In 2011, 27 chest pain risk scores were available for clinical use10 with considerable variation in their uptake.11 Although this list has undoubtedly grown since then, the majority of risk scores have not been tested in combination with high-sensitivity troponin assays to identify those patients suitable for early discharge from the ED. Yet, where such combination strategies have been used, they have shown considerable promise. The modified 2-Hour Accelerated Diagnostic Protocol to Assess Patients With Chest Pain Symptoms Using Contemporary Troponins as the Only Biomarker (ADAPT) protocol6 utilizes a combination of the Thrombolysis In Myocardial Infarction (TIMI) risk score together with 0- and 2-hour high-sensitivity troponin I results. In a multinational prospective observational development and validation cohort study,6 this method identified approximately 40% of low-risk patients who were potentially suitable for early discharge. In this study, the sensitivity and negative predictive value (NPV) for major adverse cardiac events was >99% when a TIMI score of ≤1 was used. Findings were similar when tested with a high-sensitivity troponin T assay.8 As a result, expert consensus guidelines have recently recommended the modified ADAPT protocol for clinical implementation.12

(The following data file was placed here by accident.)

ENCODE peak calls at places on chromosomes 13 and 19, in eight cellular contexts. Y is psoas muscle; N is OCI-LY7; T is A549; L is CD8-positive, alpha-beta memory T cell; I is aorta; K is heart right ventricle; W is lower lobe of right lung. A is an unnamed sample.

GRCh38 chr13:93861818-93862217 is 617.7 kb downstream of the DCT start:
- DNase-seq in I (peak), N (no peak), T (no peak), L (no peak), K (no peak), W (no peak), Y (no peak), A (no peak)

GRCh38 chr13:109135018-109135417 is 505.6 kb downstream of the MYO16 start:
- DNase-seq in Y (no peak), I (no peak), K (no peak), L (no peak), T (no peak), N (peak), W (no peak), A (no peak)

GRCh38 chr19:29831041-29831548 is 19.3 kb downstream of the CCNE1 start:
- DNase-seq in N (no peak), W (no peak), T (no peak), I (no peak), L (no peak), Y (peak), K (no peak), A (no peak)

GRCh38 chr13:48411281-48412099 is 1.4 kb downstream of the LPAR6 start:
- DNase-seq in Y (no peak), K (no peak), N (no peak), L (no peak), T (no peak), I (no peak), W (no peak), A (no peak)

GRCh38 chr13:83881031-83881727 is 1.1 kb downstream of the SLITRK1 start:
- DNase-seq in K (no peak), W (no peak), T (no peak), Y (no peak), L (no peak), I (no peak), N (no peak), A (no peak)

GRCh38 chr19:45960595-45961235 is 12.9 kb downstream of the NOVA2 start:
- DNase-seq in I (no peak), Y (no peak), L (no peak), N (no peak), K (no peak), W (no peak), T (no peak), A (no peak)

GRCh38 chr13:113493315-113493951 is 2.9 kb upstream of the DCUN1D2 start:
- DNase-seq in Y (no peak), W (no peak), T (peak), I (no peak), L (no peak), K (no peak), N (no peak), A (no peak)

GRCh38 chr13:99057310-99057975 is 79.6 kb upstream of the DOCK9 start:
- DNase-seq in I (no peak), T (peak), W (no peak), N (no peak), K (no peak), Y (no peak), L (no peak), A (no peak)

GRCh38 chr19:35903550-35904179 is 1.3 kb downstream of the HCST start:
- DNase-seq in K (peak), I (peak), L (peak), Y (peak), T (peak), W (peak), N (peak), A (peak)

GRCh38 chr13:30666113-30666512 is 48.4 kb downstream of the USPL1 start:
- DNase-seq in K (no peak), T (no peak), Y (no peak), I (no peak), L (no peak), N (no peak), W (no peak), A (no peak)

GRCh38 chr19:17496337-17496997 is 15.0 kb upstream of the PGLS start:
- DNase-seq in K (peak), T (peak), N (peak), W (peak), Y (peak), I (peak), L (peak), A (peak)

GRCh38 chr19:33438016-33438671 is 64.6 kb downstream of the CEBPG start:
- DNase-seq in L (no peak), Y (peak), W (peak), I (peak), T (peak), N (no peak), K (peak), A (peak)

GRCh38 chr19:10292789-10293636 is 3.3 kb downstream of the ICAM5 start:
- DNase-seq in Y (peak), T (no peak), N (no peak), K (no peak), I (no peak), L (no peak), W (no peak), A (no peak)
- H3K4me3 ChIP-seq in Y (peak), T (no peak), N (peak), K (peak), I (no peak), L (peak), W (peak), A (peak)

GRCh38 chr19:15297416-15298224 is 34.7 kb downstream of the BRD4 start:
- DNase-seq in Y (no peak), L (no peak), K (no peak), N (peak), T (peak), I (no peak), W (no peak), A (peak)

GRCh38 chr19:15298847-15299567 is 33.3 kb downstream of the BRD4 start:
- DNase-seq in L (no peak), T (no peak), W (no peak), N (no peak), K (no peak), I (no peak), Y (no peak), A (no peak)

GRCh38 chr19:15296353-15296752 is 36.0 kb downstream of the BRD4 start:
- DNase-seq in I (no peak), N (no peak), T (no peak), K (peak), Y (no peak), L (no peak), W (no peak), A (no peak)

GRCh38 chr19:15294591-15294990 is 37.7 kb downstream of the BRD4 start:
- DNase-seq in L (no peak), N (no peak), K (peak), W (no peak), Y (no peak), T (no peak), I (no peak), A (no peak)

However, some issues remain. First, the use of the TIMI score, which was originally developed to predict mortality in patients with confirmed ACS, could be considered counterintuitive in a low-risk population. Risk scores specifically designed to be used in an ED population may improve the efficiency of identifying patients who may be suitable for early discharge. Second, the ADAPT protocol still requires serial high-sensitivity troponin testing over 2 hours, which may limit efficiency gains in comparison with a single blood draw rule-out strategy. To this end, recent exploratory work has compared the ability of five established risk scores (modified Goldman, TIMI, Global Registry of Acute Coronary Events, History, ECG, Age, Risk factors and Troponin [HEART], and the Vancouver Chest Pain Rule), used in combination with a single high-sensitivity troponin T or high-sensitivity troponin I result taken at presentation to the ED, to identify low-risk patients who may be suitable for early discharge.13 The study findings were encouraging: Two risk scores (TIMI 0 or ≤1 and modified Goldman) in combination with high-sensitivity troponin T and two risk scores (TIMI 0 and HEART ≤3) with high-sensitivity troponin I have the potential to achieve an NPV of >99.5% (and sensitivity >98%) for fatal/nonfatal acute myocardial infarction while identifying >30% of patients who are potentially suitable for early discharge. This diagnostic performance suggests future clinical applicability of a strategy that uses a risk score and single blood draw strategy may follow. However, this approach requires validating in a prospective multicenter study (ideally a randomized controlled trial) that examines safety and cost effectiveness across different risk scores and high-sensitivity troponin assays, with an endpoint that includes urgent revascularization. As yet, the optimum choice of risk score and assay combination remains unknown.